--- When we were conducting other interviews, we got the feeling that the project reached a "limit," followed by some kind of major change. It seems like Enokido-san's ideas were relied on more than what had been developed previously.

Enokido: When I was called, there were already scheduling pressures. At that time I also heard that two different versions of the last scene had been storyboarded and scrapped.

--- That being the case, did you have the impression of seeing things from completely outside of the "Rebuild" project?

Enokido: Yes. Because I worked as a scriptwriter on four episodes of the original TV series, I am credited in the "Rebuild" films as a "screenplay consultant." However, I did no work at all on "Prelude," and at the time I was called to work on "Break," a complete draft of the film's script already existed. As Anno said he wanted further changes, I was sent a copy of the script before a meeting between us was even arranged. So first of all I read the script, and found it very interesting.

--- What sort of things seemed interesting?

Enokido: To begin with, considering that "Prelude" has to recreate episodes one through six in less than two hours, I think they did an excellent job organizing the film and maintaining balance. The story development is the same; it's okay if they crowd out the details. That being the case, when I thought about "Break," I expected that they would do a good job if they managed to cover episodes eight to thirteen or so. But when I realized they were attempting to treat everything up to episode twenty-three in one go, I couldn't understand how they would do it. However, when I read the script, I saw how amazingly skillfully things had been organized. "Just as I expected!" I thought. "Indeed, if they do it like this, the entire series becomes a single episode."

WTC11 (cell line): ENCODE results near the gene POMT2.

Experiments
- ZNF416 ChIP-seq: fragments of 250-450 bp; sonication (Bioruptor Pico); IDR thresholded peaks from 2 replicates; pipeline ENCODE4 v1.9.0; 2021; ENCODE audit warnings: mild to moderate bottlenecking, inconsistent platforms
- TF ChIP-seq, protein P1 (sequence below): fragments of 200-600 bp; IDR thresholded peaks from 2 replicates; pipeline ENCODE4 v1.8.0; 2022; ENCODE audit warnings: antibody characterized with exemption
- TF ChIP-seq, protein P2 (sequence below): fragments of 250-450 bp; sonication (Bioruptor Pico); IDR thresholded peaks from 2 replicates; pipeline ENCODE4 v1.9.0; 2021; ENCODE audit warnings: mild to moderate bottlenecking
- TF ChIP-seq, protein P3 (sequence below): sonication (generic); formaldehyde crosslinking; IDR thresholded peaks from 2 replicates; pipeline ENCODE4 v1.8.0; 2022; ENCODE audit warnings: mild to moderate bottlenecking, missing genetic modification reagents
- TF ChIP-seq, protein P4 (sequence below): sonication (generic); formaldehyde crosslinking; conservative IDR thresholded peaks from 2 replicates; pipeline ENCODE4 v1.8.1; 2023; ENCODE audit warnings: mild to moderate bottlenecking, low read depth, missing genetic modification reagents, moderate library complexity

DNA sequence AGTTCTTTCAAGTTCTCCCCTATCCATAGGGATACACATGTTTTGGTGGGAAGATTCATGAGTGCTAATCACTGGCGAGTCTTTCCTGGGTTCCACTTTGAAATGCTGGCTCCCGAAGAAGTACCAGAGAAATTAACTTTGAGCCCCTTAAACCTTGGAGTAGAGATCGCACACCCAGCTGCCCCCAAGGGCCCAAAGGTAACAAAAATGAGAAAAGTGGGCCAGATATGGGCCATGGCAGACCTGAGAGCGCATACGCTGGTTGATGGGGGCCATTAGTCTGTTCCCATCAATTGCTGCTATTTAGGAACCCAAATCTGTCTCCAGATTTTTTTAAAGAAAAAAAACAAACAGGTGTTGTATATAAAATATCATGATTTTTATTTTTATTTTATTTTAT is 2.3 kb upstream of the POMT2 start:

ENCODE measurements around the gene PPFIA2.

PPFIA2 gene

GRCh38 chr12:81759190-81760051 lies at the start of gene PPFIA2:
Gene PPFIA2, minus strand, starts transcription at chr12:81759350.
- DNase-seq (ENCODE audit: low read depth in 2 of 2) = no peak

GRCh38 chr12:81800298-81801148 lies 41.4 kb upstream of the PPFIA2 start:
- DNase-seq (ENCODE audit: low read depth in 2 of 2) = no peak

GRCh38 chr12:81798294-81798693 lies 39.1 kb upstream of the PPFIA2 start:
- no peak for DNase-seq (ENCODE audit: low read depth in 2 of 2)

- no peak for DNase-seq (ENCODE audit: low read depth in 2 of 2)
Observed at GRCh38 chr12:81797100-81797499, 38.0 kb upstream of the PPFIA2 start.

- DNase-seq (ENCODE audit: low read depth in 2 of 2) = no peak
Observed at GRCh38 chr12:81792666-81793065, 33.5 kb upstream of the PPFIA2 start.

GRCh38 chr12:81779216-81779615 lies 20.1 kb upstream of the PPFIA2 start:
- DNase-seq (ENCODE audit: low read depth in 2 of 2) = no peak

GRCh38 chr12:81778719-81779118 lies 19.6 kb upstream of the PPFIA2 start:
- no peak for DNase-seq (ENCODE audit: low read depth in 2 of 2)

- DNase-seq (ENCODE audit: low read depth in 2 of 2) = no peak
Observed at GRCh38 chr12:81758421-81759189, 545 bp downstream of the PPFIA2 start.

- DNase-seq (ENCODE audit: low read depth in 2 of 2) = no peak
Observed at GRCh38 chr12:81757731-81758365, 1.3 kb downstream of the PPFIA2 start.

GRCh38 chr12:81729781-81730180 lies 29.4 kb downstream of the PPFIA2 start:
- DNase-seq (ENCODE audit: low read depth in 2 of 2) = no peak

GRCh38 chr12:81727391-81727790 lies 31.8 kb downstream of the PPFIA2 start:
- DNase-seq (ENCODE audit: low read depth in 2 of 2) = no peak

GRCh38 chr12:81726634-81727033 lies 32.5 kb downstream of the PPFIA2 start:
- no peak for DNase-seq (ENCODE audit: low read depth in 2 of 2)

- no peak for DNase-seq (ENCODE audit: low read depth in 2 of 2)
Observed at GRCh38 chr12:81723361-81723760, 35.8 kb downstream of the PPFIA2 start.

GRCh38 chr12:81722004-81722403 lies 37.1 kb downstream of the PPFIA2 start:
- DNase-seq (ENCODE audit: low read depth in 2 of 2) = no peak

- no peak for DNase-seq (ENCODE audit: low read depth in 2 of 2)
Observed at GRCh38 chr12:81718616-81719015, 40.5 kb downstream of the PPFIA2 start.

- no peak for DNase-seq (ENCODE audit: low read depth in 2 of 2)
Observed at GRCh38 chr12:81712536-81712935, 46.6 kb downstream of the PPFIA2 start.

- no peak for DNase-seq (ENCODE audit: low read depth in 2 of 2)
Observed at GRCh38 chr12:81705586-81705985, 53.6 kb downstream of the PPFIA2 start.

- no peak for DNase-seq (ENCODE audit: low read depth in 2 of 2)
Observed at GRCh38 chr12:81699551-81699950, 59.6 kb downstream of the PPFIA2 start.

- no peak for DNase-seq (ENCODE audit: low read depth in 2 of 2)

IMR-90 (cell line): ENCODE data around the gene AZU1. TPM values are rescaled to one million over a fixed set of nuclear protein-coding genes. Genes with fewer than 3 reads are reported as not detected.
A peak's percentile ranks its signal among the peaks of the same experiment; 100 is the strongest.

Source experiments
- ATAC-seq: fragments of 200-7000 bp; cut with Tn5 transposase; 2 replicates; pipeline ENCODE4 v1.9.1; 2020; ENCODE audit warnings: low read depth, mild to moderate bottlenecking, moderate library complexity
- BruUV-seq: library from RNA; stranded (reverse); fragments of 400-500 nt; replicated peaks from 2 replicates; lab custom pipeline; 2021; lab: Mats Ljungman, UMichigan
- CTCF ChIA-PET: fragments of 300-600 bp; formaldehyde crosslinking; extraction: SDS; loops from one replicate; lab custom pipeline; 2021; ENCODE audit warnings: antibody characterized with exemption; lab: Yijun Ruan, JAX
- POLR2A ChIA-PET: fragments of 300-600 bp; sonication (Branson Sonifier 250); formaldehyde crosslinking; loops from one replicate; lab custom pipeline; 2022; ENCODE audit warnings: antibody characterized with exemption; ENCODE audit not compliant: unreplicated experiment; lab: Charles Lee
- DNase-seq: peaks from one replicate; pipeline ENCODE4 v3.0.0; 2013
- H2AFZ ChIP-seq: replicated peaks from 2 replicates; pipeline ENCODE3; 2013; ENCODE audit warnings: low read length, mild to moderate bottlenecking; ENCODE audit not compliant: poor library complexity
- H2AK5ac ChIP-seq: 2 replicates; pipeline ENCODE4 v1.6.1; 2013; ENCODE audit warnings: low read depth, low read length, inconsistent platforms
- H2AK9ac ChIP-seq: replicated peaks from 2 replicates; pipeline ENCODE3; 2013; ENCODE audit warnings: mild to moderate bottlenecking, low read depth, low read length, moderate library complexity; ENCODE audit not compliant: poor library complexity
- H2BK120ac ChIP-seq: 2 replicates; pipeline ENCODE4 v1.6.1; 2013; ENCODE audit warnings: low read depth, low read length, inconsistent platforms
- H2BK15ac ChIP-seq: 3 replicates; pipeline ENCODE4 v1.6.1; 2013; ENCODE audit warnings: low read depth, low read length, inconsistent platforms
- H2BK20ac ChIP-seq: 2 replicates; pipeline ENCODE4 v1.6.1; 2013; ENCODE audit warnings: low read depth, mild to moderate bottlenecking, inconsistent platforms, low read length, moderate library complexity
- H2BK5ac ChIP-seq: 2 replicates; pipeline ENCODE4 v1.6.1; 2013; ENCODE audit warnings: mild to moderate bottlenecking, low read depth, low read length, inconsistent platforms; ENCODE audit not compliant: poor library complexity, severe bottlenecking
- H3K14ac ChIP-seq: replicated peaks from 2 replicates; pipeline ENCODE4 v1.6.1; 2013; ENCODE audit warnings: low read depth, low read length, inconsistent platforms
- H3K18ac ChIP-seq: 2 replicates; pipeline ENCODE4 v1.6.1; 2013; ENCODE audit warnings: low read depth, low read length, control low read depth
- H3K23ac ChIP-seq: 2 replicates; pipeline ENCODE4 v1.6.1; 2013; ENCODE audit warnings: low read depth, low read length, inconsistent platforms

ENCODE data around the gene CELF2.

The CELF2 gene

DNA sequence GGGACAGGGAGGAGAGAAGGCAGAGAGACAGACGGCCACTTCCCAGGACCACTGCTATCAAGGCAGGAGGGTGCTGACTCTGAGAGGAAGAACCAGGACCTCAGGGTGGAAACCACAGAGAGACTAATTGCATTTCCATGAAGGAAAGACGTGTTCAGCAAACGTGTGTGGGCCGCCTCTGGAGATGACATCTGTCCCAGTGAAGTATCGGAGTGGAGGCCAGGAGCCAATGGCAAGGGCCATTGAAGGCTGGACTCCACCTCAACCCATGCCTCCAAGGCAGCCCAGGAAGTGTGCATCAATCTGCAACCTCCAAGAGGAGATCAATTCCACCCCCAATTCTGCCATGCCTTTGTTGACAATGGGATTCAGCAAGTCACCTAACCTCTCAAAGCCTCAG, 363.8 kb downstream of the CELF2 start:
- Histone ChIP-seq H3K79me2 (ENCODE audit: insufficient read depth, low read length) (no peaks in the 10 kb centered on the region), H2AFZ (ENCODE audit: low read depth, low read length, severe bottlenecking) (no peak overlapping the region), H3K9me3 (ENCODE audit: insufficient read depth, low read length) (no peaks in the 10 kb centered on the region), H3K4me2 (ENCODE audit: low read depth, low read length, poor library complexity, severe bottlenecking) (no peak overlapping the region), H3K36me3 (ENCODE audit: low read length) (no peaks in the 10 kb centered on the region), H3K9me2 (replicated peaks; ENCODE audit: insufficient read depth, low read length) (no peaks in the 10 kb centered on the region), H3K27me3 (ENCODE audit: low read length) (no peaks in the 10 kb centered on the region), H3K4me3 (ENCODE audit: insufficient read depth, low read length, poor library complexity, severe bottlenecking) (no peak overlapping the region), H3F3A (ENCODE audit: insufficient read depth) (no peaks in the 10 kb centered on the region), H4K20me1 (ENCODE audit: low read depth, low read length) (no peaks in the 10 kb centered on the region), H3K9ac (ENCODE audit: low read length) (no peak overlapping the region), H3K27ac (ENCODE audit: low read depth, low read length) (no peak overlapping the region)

--- And yet, despite doing so well, they had lost their bearings, and asked you to fix things?

Enokido: Right.... I had recived the impression that Mari's character development was not yet complete. Furthermore, I think that there were parts that still retained the atmosphere of a "summary film." Because an outside observer often sees further than the participants, I thought it would be good to begin by pointing out these sorts of things. I wrote an entire "plan of organization" or "plan of revision"; I believe it was this document here (Dated October 13; reproduced in CRC 2.0 pp. 236-237). To the extent it discusses the plot no changes are made; it's a "compositional memo." I submitted the memo shortly after the script arrived, and after that a meeting was arranged, but the location was not Khara-san's studio. I was ordered, "Come to Atami!" and I was led away as though I were being abducted. It's as one expects from "Eva," right? (laugh)